Michel Platini: Uefa chief wants sin-bin over yellow cards

Uefa president Michel Platini

European football chief Michel Platini has called for yellow cards to be replaced by a sin-bin.

"I would make it like rugby, punishing the offender with 10 or 15 minutes out of the game," he said in an interview with Spanish sports daily newspaper AS.

"It is an idea. Now it needs to mature and see if it really is good for the game. It is a proposal to be explored."

Uefa president Platini also backed the idea of allowing national cup champions to take part in the Champions League.

Under the existing in-game disciplinary system a player who is shown a straight red card or two yellow cards in the same game is immediately sent off and cannot be replaced.

However, if a player picks up a certain number of yellow cards spread over several matches they will be suspended for future games, and it is this aspect that most concerns Platini.

He believes a sin-bin would be a fairer punishment because "that way, the benefit goes to the team he is playing against, in the same match, instead of a sanction by cards which is carried out against a third team, the next on the calendar".

The former France captain, who won 76 international caps between 1976-87 and has run Uefa since 2007, also believes goalkeepers who concede a penalty should not be sent off.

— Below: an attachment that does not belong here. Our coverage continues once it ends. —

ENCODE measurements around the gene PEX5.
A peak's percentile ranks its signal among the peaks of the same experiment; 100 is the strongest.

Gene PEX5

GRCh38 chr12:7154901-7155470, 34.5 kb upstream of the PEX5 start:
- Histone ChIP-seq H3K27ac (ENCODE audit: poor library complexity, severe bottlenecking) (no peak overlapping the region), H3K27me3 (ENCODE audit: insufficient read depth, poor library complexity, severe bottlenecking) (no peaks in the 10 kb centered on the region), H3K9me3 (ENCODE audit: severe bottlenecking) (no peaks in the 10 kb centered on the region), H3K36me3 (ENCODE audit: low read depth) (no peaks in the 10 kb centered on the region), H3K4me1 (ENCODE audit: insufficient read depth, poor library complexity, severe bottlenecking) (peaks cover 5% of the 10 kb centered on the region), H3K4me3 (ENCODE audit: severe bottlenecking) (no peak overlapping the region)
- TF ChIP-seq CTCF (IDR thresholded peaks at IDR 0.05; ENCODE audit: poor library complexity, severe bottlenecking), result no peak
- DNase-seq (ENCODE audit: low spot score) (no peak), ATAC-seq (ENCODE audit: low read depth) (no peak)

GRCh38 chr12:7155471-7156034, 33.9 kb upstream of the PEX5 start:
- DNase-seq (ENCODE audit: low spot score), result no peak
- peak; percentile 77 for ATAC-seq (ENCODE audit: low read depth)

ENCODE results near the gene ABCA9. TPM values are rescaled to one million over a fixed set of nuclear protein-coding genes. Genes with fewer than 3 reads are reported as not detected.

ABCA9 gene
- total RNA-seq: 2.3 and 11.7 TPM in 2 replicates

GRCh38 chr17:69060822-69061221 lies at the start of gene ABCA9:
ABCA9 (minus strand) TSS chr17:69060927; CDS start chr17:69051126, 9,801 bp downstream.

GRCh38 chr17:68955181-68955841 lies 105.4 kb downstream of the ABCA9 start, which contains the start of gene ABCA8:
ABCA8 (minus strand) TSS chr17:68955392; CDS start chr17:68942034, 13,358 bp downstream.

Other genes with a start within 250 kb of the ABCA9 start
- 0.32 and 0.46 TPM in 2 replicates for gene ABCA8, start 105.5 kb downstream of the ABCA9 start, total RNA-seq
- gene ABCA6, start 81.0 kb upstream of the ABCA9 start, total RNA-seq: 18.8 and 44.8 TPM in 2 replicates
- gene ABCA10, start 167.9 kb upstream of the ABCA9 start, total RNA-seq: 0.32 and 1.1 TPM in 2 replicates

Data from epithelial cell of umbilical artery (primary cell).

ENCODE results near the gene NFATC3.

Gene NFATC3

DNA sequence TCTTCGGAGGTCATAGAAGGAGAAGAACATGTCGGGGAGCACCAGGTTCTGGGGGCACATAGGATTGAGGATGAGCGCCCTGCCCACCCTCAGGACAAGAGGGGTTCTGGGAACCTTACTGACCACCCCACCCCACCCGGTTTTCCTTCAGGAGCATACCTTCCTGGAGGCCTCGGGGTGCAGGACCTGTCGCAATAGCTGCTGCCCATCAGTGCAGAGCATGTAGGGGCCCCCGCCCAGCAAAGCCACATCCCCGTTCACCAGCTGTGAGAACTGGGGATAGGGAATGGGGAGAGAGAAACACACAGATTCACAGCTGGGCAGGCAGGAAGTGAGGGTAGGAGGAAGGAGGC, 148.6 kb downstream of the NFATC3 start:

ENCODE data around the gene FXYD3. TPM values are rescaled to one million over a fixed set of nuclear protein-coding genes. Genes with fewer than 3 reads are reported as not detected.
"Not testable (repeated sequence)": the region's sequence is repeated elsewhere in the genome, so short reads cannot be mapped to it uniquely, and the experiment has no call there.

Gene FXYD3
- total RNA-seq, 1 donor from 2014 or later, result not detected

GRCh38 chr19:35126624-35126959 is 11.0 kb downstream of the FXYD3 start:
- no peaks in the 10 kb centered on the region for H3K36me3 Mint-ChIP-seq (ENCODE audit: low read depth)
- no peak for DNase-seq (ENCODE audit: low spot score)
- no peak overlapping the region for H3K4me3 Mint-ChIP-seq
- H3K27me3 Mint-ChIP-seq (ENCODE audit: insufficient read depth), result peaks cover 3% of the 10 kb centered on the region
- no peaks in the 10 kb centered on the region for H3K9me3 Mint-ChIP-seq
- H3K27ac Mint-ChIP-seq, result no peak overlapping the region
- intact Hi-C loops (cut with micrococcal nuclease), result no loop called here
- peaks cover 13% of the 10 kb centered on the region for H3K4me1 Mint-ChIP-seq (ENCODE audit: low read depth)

"It seems excessive," he said. "The penalty is itself already is punishment enough.

"I think it's something that everyone in Fifa and Uefa agree, but one or two of the countries that make up the International Board are unwilling to change."

Regarding the subject of Champions League qualification, which is currently restricted to where teams finish in their domestic leagues, Platini backed plans to also include winners of domestic cup competitions.

"I agree with this proposal, which we have debated many times," he said. "But when it comes time to vote, countries that don't want to cede a place for the cup champion are in the majority."


Join the conversation

These comments are now closed.